Jun 08

Not to Speak

Not to speak ill of anyone, but to speak the truth. Not to speak out of turn, but to speak out of need.

I have a story to tell, for someone. She’s not a relative and there’s no need to wonder about my friends on Facebook or connections on Twitter; she’s not there. Nor is anyone else who was involved. I’m telling you this story, for her, under condition of anonymity. The anonymity is not for the sake of the boy in this story, though he, too, will remain anonymous.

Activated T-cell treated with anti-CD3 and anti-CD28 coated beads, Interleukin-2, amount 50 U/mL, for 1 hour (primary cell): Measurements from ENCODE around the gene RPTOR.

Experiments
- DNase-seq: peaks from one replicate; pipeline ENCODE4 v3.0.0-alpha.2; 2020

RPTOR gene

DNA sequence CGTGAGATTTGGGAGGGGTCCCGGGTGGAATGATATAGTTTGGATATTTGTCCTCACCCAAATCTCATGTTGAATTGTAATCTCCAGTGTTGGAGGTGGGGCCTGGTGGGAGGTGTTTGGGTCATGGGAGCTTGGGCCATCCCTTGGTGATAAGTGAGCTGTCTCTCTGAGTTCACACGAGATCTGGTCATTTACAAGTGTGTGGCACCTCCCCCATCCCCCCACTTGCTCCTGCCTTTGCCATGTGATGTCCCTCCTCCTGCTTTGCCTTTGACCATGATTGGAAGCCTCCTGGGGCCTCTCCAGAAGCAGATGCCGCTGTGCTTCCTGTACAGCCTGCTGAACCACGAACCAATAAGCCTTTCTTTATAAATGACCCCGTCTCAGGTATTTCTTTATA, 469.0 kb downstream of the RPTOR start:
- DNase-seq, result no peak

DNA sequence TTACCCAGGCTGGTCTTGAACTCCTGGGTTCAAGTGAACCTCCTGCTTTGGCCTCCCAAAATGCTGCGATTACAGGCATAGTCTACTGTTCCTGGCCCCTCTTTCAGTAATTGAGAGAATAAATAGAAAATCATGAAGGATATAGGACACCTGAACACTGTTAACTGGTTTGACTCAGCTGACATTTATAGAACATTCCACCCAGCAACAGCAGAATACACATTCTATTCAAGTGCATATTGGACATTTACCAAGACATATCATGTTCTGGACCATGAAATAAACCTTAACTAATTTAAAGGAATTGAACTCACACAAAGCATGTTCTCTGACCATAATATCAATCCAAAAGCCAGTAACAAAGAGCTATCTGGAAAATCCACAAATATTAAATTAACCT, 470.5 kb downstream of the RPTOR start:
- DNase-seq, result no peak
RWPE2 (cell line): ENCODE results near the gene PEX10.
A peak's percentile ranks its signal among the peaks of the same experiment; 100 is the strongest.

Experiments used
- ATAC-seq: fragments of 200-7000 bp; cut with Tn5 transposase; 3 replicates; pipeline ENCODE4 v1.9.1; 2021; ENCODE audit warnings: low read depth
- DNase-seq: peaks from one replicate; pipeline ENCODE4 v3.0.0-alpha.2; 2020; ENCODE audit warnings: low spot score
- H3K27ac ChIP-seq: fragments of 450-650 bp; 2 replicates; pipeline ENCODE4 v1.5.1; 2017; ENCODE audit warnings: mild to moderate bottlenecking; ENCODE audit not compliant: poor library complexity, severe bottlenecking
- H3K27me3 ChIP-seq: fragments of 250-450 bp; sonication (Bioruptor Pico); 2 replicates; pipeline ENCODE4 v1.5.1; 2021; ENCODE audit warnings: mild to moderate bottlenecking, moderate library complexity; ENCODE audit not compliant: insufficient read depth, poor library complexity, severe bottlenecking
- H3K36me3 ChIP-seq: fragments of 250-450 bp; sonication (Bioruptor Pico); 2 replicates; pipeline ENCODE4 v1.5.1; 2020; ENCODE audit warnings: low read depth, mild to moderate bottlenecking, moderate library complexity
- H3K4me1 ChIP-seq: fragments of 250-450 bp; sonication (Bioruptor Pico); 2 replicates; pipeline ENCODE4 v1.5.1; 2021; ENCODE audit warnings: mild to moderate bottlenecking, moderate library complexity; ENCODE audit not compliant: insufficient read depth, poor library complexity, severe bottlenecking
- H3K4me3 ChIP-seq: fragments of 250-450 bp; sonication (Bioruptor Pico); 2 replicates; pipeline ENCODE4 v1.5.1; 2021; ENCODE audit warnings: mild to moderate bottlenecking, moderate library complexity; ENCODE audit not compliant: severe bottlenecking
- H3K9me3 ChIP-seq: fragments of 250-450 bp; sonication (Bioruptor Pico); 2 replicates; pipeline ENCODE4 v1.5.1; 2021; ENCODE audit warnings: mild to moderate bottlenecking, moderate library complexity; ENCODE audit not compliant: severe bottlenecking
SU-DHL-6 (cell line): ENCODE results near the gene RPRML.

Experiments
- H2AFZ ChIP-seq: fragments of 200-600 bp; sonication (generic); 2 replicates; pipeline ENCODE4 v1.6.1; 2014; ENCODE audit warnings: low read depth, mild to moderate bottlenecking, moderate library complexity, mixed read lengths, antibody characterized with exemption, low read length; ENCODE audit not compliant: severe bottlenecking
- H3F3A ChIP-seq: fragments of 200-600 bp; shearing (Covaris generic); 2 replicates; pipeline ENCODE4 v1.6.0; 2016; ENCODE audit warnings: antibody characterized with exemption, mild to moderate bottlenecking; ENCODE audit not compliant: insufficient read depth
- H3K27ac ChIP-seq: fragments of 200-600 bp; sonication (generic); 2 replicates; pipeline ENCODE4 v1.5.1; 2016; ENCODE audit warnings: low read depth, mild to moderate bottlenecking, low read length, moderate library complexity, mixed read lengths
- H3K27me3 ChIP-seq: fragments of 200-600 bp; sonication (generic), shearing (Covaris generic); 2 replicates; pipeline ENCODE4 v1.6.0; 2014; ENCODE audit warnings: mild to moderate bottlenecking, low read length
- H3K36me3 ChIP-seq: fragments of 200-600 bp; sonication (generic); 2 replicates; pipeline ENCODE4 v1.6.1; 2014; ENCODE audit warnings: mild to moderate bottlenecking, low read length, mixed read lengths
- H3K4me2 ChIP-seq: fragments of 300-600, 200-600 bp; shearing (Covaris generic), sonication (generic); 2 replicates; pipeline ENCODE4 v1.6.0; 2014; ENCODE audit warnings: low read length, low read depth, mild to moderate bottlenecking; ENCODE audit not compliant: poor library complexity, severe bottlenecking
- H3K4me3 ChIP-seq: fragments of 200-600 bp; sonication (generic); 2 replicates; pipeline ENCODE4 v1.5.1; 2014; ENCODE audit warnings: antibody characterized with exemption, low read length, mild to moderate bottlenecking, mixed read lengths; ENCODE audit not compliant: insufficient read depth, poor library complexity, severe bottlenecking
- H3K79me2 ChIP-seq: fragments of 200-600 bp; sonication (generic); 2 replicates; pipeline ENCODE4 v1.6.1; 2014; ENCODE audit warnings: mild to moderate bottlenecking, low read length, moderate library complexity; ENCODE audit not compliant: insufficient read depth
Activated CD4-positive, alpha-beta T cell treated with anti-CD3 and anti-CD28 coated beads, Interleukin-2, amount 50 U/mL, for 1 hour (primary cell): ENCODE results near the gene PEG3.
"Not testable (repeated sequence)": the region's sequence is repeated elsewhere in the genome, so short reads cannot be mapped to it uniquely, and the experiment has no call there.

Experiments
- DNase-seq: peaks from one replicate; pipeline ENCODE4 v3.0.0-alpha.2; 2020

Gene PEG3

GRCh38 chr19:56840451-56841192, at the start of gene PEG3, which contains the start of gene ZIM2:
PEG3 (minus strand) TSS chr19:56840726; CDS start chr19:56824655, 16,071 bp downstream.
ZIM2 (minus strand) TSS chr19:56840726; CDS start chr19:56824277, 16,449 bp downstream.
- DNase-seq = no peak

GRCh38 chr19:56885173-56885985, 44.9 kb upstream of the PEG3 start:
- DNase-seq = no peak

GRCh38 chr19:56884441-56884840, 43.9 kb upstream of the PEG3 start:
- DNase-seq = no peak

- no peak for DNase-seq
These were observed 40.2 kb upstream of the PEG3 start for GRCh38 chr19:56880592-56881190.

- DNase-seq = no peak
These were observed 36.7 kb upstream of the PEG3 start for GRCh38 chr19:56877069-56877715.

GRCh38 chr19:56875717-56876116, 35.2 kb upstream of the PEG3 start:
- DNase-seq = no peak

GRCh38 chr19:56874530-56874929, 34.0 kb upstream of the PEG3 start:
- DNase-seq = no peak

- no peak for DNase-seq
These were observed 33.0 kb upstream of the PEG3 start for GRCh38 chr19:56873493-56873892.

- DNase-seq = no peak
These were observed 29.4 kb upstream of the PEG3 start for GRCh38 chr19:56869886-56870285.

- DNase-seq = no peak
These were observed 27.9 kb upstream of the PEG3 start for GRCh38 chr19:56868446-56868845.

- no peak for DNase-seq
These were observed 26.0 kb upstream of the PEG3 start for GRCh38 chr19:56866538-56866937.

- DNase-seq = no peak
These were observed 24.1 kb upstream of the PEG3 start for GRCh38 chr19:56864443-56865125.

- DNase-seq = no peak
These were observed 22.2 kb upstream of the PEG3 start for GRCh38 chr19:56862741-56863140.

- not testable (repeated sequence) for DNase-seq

So, this girl–what if she grew up in a time when terms like “date rape” didn’t exist, a time when “sexual assault” seemed only to apply to violence and screams, emergency rooms and police interviews? What if this girl were young, had recently turned 15, and was fairly new to dating, but not entirely inexperienced? She was a virgin who had only ever kissed her previous boyfriend, in case that matters. I don’t think it should.